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Energy expenditure is the heat released and mechanical work completed by the body which is essential to maintain life and lifestyle. It can be measured with the use of a calorimetry, direct or indirect. With the use of the direct calorimetry, researchers can measure the rate of heat emitted from the body to the calorimeter (Levine, 2005). However using the indirect calorimetry researchers can measure oxygen (O2) consumption and carbon dioxide (CO2) production. In that case researchers convert O2 consumed and CO2 produced by the body to energy expenditure, with the use of a formula (Levine, 2005). Douglas Bag is an example of an indirect calorimetry and it used to complete the experiment. In the Douglas bag the subject's air is collected and it is available for laboratory analysis and volume measurement (Garry and Douglas, 1956).
There are three factors which contribute to the total energy expenditure measurement, the resting energy expenditure which counts approximately 60% of total energy expenditure, the thermic effect of feeding which is approximately 10% and nonresting energy expenditure which is approximately 30% (Leibel et.al., 1995). Firstly, resting energy is the energy expended when the subject is at rest (in neutral temperature environment and when subject is in a post stage of absorption). This energy is usually referred as basal metabolic rate (BMR) or resting metabolic rate (RMR). A further component that contributes in energy expenditure is the thermic effect of feeding. According to Reed and Hill, (1996), the thermic effect of food, described as the increase in metabolic rate after food consumption. Fundamentally is the essential energy for digestion, absorption and removal of ingested nutrients (Crovetti et al., 1998). The remaining percentage of energy is commonly found in the type of physical activity and it is referred as non-resting energy expenditure (Leibel et al., 1995).
Metabolic rate is general, influenced by genetics, gender, age and weight. However, different meals can have different effects on BMR. For example, according to Swaminathan (1985) study, a high protein meal tends to increase metabolic rate more than a high CHO or high fat meal. However a high CHO meal tends to increase metabolic rate more than a high fat meal (Swaminathan, 1985). Numerous studies have shown that protein is more satiating than either carbohydrate or fat (Latner and Schwartz,1999) (Poppitt et.al., 1998). Thus, may empower weight loss over the longer period (Luscombe et.al., 2002).
There are several factors which must be considered when calculate the thermic effect of food (TEF). TEF influenced by bodyweight, growth rate, fast duration, meal size (Luketich et.al., 1989). Therefore, anthropometric measurements have to be taken in order to have more accurate results such as height, weight, mid-upper arm perimeter, and skin folds (Piers et.al., 1992). Furthermore the thermic effect of a treatment meal depends on its energy concentration and nutrient composition (Piers et al., 1992). Finally, sex influences the EE and according to Luscombe et al. (2002), TEF tends to be higher for men in comparison with women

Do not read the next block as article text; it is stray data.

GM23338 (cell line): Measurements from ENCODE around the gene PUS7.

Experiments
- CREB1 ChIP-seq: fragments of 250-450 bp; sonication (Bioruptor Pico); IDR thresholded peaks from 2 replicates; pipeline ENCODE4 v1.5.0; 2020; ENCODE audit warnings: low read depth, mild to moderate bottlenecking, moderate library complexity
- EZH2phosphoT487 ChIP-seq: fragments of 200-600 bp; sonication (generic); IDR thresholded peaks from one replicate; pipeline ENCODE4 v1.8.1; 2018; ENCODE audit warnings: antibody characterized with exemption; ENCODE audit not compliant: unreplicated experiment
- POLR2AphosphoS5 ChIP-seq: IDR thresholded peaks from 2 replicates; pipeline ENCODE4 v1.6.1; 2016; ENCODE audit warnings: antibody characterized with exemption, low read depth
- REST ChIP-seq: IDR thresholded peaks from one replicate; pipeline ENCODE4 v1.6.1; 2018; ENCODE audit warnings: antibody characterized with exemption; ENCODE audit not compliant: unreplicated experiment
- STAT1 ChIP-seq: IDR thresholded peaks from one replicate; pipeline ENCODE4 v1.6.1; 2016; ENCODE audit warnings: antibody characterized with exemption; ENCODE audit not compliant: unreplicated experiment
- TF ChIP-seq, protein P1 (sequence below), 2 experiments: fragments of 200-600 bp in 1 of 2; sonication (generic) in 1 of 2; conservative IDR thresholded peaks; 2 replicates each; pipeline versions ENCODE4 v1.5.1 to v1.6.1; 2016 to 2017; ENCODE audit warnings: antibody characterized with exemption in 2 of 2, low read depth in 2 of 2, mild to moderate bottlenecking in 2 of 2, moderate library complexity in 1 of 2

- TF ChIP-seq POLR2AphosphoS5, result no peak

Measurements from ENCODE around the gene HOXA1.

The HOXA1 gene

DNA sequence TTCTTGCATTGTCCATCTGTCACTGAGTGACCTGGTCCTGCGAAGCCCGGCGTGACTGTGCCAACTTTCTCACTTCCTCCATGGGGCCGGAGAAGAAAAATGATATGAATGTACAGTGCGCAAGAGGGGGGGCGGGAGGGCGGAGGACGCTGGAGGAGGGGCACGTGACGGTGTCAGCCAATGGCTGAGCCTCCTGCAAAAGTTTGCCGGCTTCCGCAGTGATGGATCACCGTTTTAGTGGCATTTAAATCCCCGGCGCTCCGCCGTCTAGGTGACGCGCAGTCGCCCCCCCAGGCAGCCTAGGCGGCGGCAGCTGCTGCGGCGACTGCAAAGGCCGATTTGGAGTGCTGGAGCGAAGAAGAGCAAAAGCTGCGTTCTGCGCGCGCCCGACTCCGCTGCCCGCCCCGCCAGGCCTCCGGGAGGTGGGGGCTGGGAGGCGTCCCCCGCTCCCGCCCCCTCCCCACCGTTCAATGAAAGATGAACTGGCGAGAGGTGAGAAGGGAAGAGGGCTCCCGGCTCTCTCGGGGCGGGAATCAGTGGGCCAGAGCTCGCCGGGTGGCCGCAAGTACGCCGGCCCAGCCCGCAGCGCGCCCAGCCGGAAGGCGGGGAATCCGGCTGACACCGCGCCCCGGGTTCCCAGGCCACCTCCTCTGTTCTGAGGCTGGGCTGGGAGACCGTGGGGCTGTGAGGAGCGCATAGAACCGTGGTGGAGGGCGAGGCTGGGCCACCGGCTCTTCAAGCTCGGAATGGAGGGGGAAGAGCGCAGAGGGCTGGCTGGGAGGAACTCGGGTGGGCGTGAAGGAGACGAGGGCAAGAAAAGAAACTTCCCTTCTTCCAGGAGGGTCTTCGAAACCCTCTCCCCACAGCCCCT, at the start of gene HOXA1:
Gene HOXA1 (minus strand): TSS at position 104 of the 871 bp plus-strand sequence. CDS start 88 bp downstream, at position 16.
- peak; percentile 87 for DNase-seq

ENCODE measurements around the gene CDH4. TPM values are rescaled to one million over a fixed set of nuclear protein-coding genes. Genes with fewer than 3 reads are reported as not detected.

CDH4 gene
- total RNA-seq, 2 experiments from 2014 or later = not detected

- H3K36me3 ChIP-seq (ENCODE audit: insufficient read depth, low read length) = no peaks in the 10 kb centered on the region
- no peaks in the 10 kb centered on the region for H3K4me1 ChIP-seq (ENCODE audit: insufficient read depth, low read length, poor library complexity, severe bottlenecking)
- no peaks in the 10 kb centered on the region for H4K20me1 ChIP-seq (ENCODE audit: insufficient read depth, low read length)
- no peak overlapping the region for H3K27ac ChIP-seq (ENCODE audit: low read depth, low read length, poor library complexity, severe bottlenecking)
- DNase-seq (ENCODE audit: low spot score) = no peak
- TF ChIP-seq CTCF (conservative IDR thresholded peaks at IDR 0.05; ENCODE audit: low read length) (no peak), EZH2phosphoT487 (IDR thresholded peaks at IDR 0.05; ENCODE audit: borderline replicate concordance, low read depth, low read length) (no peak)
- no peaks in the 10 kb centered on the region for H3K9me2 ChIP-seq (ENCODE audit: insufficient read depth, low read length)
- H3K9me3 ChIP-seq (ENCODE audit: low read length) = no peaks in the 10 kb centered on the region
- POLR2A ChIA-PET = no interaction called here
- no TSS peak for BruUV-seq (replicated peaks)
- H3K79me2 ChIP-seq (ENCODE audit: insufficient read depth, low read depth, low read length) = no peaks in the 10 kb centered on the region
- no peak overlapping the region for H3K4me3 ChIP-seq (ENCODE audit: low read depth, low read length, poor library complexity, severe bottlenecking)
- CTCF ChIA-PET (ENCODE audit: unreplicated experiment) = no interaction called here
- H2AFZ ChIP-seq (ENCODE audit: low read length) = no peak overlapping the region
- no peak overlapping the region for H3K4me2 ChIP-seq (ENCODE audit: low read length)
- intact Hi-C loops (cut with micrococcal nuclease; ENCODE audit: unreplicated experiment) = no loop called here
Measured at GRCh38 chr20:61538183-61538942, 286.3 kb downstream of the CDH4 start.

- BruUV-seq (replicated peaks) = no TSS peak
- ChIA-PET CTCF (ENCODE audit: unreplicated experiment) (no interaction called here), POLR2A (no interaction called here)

The aim of this experiment was to investigate whether food and different macronutrients composition increase the metabolic rate differently.
From the available literature it was hypothesised that the high protein meal is expected to increase metabolic rate more than either high carbohydrate or high fat meal (Swaminathan, 1985). Accordingly, the order of macronutrients depending to their thermogenesis is: protein, carbohydrate and then fat.
In order to carry out this study a list of objectives was cited and referred to what is needed to achieve the aim of the experiment:
Recruit 4 healthy non-smoking adults for overnight fasting.
Define their characteristics through anthropometric measurements.
Recruit subjects consume four experimental treatments with the same calorie content (500kcal) but different macronutrient composition.
Measure the energy expenditure after the meal consumption using indirect calorimetry (Douglas Bag).
Perform a series of measurements to investigate and calculate the thermic effect of food and the RQ.
Firstly a recruiting process was conducted. Four subjects aged 19-22 were used to investigate the thermic effect of food. At the day of the experiment, the subjects came to the laboratory early in the morning at 9 o' clock after an overnight fast. After 5 minutes of relaxation, anthropometric measurements have been taken (Table 1) in order to define their characteristics. The anthropometric measurements which took place was the measurement of weight and height. Afterwards, each subject had to consume a meal with the same calorie content (500kcal) but different macronutrient composition. Subjects 1, 2 and 3 consumed a high CHO, protein and fat meal respectively, whereas subject 4 remained fasted during the experiment time.
Table 1: Physical characteristics of the subjects
Meal Calorie-Macronutrient Concentration
High Carbohydrate Meal
115g cornflakes and 150ml of semi-skimmed milk
High Protein Meal
315g of grilled skinless chicken and 60g of tomato and basil
High Fat Meal
Lindt dark chocolate96g
Procedures-Design of the study
Indirect Calorimetry (Douglas Bag)